I see lots of NGO types enjoying life in Cambodia. Enjoying. Everyone should enjoy life but the first time I was there it surprised me. I figured they would be more preoccupied with doing NGO stuff. But people still have to live their lives and it doesn't mean they aren't helping. But there are many that are making a good sum off of NGO life.
    My experiences in Cambodia go from seeing someone killed to listening to hippies say how it is OK to rip off any western company in Cambodia. Even though the locals need those jobs. Drug dealers hounding you and children looking to slip into your pocket. I saw some sad prostitution and sad poverty. I saw hope and smiles and people who haven't tired of us the way they have in Thailand. (If you learn Thai or hang out with those who speak it, you will learn how many people despise westerners. It is not at all uncommon.) It was a WOW! kind of place. In many ways good and bad. It is a place that can make you look at life because of how you live it. It is a place that I would not skip. It is eye opening and a good learning experience. It can be safe as long as you take precautions. I am a big strong guy but that doesn't stop people from trying to trick you. Your driver can make all the difference. feed him a little. Give him a llittle extra. He can be more than a guide and worth every dollar.

    #30 Posted: 11/4/2011 - 11:58

  • sayadian

    Joined Travelfish
    15th January, 2008
    Posts: 1557

    Cambodia has certainly become a lot safer than it was 5 years ago.Even then the only risky areas were in Phnom Penh and Sihanoukville.I doubt whether there is much crime in places like Battambang,Kampong Cham etc.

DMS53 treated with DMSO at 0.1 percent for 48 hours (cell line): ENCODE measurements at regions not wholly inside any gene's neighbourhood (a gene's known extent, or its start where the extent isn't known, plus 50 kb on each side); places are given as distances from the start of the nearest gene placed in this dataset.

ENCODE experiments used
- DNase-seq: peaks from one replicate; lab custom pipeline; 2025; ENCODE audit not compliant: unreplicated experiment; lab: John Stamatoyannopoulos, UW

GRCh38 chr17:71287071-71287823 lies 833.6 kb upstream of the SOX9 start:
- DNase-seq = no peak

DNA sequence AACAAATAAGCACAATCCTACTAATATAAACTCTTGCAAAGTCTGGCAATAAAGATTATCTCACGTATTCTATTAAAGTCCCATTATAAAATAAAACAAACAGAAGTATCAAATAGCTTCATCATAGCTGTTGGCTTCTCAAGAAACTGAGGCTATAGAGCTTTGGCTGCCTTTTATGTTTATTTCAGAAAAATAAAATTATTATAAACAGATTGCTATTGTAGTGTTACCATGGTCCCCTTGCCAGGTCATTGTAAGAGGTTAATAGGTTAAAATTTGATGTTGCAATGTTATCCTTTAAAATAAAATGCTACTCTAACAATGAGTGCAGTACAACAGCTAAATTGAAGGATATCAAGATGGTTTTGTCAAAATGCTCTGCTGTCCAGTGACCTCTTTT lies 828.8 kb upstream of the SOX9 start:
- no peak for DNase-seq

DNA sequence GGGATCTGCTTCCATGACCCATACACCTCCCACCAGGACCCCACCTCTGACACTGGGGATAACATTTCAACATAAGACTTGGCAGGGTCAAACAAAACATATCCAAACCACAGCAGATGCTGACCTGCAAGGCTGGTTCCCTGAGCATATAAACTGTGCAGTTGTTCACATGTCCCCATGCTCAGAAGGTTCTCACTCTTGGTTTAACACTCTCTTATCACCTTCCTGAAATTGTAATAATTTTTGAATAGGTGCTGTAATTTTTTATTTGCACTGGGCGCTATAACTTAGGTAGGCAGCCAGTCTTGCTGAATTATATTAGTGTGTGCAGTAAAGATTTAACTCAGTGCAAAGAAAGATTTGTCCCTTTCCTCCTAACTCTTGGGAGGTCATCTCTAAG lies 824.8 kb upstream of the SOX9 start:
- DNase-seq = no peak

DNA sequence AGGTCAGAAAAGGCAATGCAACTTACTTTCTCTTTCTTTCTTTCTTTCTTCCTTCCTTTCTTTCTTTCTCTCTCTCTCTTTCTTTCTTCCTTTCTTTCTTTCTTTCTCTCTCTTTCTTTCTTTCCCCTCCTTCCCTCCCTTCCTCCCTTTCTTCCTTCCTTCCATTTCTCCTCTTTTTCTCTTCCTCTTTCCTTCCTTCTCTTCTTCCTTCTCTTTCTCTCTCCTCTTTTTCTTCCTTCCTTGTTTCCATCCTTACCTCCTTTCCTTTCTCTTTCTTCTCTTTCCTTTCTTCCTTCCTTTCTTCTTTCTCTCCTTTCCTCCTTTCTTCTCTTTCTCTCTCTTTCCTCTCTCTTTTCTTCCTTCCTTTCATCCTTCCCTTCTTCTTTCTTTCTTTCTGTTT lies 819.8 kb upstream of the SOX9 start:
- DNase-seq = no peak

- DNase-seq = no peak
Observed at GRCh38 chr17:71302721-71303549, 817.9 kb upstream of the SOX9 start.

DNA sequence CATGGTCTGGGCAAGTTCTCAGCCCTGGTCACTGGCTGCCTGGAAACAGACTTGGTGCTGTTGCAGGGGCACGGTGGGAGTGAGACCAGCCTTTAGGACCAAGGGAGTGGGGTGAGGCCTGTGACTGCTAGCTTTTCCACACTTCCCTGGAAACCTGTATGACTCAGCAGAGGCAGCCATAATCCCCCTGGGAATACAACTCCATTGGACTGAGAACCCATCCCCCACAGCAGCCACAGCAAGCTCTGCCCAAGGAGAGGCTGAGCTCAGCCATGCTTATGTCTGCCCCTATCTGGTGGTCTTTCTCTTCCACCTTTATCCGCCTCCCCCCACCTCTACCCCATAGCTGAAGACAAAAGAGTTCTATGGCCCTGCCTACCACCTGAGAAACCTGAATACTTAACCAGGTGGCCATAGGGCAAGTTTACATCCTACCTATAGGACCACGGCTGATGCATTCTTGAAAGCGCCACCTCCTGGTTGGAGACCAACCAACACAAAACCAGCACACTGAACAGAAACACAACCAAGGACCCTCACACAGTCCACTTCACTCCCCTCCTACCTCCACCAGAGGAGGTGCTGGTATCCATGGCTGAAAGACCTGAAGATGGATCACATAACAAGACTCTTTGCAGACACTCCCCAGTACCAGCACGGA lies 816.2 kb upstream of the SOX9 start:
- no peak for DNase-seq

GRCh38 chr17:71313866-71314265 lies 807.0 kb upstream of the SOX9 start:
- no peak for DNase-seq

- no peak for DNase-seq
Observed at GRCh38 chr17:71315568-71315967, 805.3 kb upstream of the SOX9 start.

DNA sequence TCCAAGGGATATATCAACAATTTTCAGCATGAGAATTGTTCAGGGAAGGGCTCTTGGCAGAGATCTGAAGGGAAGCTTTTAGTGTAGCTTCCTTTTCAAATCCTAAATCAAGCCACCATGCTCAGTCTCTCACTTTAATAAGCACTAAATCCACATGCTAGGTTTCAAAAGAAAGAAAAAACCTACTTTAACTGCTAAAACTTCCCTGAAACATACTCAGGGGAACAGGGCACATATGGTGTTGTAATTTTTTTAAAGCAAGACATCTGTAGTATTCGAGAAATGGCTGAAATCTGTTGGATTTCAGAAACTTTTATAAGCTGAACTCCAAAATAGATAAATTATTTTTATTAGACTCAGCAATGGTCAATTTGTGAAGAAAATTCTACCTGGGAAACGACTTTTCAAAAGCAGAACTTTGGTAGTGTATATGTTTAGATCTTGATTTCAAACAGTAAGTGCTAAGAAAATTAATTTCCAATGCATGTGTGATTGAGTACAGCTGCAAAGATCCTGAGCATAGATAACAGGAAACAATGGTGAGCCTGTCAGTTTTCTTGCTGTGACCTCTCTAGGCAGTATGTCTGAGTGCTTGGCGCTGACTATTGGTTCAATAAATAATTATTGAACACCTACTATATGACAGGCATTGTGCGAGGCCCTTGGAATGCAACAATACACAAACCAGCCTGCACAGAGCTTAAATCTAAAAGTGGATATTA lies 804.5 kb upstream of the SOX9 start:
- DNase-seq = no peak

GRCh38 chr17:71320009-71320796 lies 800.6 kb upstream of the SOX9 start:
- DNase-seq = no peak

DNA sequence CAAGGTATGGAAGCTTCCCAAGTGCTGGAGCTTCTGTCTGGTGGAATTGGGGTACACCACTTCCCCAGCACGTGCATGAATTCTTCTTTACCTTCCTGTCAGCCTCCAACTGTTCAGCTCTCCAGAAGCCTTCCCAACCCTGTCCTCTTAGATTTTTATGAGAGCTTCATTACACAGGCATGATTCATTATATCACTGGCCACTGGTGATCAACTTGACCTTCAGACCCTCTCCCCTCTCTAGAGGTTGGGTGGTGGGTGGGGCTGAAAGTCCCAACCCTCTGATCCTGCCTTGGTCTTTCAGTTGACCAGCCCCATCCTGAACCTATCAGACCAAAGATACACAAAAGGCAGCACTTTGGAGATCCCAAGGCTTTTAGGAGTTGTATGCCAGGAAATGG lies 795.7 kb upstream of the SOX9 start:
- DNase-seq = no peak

Does anybody know why it's got better? It's certainly not the police as they seem just as disinterested in doing their job as they were in the'old' days.
    There are places in my home town where I wouldn't venture at night and it's probably the same all around the world.The sensible thing is to ask someone who knows the city and only use drivers that work outside your hotel/guesthouse and are known by the staff.
    Another point is coming from Europe or America people are used to standards of care in health and safety which do not exist in Asia.A good example is the recent boat capsize in Sihanoukville.How many people checked to see if there were enough life jackets? We Westerners kind of accept that everything is already checked for us but in Cambodia it's worth checking yourself.

    #31 Posted: 11/4/2011 - 15:46

  • robschneider

    Joined Travelfish
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    Location Australia
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    I've lived in Sihanoukville for nearly 5 years and in my opinion, it's as safe as you make it. It can be dangerous late at night on dark roads and in deserted places, but then again, so can most cities. I honestly think some people like to keep the flames of the "Cambodia is dangerous" fire burning brightly so they can feel brave for coming here.

    I met a couple in their seventies who cycled from Siem Reap to Sihanoukville and loved every minute of it. They took their time and when they got tired, they just stopped in a village for the night. Somebody always took them in.